Characterization and the Car Crash

Characterization and the Car Crash


By Ken Elkes of

Some musings on writing. Let’s start with three examples:

1. I was in a road traffic accident the other day. I didn’t suffer any injuries, though my car may not be repairable. Unfortunately it was my birthday.

2. I had an interesting birthday. Got into a car crash on the motorway. Not a scratch on me but my car is on its way to vehicle heaven.

3. I was in the middle of a five car pile-up in the fast lane of the motorway. The car was minced front and back but I managed to get out alive. Some birthday present that was.

Three examples above of describing the same incident. They represent a simple exercise in characterisation, taking the same dramatic incident (a plot point if you like) and showing something about character in the way the incident is described.

So number one is dry and dull. He pushes his spectacles up a greasy nose with his index finger. He likes facts, works with numbers. Some people suspect he may be on the spectrum.

Number 2 is friendly and happy to tell the story, but look a bit closer. Is he/she using humour to disguise the emotion of the event. Is there some underplaying of the drama here?

Number 3 is angry, look at that word “minced”. He/she is wringing the most from this. They’ve probably gone down their local boozer, because you can be sure this type of person has a boozer, in order to tell their story. They’re a bit hardcore, but bursting for sympathy.

So far, so obvious. A character’s reaction to an event can be a good way of elucidating or reinforcing what type of person they are (and let’s face it, how they don’t react tells us about them too).

But wait. What about the reaction to the reaction? How people respond to the way the information is given by Character A can not only shed light on their character, but also on character A. In other words, the relationship between the two characters, how they react to each other, can be as important as what either of them says or does.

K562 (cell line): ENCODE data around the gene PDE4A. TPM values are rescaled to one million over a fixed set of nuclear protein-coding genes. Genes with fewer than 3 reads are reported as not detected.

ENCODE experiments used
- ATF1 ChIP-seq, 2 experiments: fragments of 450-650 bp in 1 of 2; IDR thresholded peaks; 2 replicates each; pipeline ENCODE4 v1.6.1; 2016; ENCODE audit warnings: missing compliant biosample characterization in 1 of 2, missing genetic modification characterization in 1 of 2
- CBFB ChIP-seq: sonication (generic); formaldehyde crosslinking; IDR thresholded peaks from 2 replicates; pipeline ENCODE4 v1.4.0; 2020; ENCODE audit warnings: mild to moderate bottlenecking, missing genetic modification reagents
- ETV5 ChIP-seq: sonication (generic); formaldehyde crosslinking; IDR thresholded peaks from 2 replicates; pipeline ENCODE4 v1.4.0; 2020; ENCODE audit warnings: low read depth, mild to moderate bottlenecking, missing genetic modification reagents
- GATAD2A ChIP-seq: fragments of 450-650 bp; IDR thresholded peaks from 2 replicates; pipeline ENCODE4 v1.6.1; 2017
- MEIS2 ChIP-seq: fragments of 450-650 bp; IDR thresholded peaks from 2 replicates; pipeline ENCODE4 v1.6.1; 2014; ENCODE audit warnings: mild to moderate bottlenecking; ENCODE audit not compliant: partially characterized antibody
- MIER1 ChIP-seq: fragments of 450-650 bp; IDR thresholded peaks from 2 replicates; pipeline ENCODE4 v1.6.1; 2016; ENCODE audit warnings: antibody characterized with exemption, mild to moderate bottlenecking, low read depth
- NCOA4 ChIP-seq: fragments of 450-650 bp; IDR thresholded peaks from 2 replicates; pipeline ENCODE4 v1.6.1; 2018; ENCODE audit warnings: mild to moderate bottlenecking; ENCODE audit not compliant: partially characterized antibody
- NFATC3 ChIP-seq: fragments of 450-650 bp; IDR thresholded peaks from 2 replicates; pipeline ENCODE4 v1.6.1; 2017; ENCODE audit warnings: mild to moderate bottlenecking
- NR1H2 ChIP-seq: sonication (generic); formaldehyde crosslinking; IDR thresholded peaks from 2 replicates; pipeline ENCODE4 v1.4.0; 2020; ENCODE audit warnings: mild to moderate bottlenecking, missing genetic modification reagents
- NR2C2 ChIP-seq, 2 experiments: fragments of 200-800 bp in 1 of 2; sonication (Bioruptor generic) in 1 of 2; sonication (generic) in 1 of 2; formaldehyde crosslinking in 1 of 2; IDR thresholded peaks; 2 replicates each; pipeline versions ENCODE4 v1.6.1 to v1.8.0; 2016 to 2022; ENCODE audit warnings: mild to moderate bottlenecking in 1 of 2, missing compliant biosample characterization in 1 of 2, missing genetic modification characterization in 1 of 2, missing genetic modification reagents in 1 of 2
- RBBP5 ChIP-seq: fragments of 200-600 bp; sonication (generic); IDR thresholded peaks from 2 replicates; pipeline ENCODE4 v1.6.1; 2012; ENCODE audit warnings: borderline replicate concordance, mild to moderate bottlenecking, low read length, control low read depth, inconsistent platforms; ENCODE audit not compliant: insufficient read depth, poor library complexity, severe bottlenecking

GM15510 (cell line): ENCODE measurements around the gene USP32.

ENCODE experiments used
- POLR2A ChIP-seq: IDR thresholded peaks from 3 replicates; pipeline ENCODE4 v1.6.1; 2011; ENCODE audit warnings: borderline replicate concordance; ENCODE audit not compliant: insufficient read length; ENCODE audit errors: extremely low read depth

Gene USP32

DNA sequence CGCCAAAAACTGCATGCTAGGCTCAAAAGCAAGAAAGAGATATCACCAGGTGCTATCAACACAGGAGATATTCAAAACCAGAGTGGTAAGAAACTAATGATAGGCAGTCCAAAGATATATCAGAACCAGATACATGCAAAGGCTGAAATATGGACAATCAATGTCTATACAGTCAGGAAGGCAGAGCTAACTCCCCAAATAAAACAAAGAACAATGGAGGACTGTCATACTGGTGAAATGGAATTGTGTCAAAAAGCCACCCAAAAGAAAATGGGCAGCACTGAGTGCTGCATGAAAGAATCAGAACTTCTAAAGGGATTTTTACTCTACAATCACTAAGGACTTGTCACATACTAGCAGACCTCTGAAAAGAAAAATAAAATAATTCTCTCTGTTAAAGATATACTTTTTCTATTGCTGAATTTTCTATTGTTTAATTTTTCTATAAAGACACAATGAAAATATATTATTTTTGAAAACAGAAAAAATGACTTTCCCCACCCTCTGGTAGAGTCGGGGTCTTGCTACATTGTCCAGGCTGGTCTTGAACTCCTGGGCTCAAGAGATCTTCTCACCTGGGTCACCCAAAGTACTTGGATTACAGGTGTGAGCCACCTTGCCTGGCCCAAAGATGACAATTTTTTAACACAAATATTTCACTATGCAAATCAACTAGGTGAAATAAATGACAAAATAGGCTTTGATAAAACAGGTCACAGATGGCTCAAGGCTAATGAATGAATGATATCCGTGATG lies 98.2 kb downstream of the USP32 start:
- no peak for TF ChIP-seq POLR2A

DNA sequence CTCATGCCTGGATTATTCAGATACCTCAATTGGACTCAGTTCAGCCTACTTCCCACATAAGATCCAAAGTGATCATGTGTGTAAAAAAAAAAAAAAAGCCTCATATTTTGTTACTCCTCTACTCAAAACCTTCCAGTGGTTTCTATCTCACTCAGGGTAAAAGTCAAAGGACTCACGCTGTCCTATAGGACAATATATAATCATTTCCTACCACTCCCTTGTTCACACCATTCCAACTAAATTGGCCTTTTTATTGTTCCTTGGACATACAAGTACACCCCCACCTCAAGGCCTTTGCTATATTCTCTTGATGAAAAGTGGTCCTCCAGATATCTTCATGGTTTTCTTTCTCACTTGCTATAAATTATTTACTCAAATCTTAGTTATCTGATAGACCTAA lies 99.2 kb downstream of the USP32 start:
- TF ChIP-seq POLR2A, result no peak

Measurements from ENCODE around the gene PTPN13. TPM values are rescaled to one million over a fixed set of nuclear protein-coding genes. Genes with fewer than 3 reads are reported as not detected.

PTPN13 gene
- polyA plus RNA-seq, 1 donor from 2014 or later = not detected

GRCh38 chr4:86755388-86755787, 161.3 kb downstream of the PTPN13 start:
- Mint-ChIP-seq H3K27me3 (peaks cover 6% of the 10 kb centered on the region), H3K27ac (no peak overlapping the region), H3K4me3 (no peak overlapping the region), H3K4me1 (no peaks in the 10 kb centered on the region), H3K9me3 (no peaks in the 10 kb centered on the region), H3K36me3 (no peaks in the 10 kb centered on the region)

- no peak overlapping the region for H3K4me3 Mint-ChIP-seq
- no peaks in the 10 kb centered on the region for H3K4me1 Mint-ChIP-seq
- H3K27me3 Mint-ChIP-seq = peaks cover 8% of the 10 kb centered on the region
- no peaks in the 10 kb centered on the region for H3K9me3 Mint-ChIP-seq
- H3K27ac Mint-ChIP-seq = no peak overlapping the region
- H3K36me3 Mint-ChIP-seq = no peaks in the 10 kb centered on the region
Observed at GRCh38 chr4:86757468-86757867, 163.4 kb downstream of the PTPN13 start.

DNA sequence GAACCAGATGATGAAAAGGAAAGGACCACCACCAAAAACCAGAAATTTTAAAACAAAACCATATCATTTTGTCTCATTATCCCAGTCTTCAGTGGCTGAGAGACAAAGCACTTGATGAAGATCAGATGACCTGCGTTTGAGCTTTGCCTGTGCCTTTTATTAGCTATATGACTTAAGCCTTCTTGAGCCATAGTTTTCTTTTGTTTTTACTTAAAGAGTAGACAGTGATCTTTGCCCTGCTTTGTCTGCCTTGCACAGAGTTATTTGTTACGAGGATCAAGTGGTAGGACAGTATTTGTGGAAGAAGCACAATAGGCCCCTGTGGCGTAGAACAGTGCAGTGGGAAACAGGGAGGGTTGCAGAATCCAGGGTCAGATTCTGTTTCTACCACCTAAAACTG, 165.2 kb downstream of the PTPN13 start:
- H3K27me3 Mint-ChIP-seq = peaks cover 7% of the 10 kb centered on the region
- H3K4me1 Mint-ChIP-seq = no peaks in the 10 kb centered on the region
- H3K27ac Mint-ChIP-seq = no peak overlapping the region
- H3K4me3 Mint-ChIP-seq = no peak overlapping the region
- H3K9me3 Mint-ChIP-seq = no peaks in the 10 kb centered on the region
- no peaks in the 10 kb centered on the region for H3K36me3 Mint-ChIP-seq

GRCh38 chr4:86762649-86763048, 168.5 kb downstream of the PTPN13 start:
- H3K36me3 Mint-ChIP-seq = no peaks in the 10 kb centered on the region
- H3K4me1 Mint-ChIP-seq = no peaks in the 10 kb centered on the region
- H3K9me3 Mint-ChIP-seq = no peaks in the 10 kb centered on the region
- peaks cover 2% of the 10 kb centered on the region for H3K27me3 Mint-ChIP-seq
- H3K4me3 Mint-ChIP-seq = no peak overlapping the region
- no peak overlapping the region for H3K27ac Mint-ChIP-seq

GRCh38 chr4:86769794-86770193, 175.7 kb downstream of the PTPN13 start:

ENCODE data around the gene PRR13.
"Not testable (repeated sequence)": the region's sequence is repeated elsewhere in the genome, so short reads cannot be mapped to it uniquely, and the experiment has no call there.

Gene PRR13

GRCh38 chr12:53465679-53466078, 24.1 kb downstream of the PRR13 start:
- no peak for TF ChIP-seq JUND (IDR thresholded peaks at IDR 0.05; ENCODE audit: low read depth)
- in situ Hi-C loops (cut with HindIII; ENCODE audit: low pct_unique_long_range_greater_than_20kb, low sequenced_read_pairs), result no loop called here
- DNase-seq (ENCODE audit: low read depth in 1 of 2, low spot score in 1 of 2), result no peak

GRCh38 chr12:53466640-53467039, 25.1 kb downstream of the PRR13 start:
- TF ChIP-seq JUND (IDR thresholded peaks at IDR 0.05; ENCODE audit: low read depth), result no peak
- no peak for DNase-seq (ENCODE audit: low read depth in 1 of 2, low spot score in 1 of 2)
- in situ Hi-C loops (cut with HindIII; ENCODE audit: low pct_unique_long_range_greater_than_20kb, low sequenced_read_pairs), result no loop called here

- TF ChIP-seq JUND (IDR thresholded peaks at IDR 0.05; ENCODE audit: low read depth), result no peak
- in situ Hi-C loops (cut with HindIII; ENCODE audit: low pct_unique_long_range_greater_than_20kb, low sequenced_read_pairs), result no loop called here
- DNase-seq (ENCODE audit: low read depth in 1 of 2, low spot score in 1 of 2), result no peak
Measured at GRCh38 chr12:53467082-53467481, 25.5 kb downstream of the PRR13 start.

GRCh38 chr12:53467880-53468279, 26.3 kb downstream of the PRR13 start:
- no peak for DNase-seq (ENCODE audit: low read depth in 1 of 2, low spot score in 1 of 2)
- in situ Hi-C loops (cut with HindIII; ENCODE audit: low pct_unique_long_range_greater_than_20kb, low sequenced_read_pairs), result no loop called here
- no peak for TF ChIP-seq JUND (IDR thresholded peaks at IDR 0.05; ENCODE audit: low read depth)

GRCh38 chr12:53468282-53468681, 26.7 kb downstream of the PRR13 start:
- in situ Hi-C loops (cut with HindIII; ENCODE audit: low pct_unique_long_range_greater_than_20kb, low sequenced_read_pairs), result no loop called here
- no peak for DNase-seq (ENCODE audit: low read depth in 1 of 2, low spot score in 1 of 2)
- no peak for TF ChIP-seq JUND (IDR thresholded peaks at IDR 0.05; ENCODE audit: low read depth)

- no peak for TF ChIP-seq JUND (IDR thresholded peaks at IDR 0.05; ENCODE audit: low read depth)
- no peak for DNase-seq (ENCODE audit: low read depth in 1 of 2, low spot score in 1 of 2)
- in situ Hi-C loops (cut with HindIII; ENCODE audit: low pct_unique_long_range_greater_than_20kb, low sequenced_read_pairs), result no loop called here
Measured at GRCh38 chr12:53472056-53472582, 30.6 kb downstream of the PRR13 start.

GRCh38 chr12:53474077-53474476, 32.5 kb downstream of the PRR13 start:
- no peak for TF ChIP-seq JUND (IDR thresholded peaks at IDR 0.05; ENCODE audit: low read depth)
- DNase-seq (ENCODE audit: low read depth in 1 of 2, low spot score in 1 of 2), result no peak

What if Number 1 goes home to his mum and tells the story as above? Her response is panic, she insists they go down to the Emergency Department to get him checked out. What does that say about her? What does that say about their relationship? You could play it lots of different ways, all of them interesting.

And what if Number 3 walks into his boozer, tells his story to his mates a few times over a couple of pints and they sympathize? Then he goes home to his wife. Tells his story. She says: “Well, you’re still standing and you’ve had drink, so don’t be expecting me to wait on you hand and foot.” What does that tell us about them? Does it explain why he stopped at the pub first? Where do our sympathies lie – with him or do we fill in and side with her?

I should come clean at this point. I did have a real-life car crash on my birthday last week. I posted something on my personal Facebook page which was pretty similar to Number 2 above. And as a result of that slightly underplayed, slightly humorous “nothing much to see here,” post I got some very telling reactions, which illustrated something about the character of the poster, about their relationship with me and about how I had described the event.

One person mentioned how the incident itself might make a good storyline and maybe they were right. But for me the writing lesson here is about characterisation, reinforcing my belief that strong characters are built not just from what they say and do, but also their relationships with others and how they are perceived by other characters.

2 Responses

  1. How characters are perceived by the reader is always interesting. In a writer’s workshop, I once got several varying opinions of my character after the workshop participants read an early chapter of a novel in progress. One of the opinions was way off the mark of what I was aiming for. I suppose, that’s what makes horse racing, so to speak and gives us all kinds of reviews.

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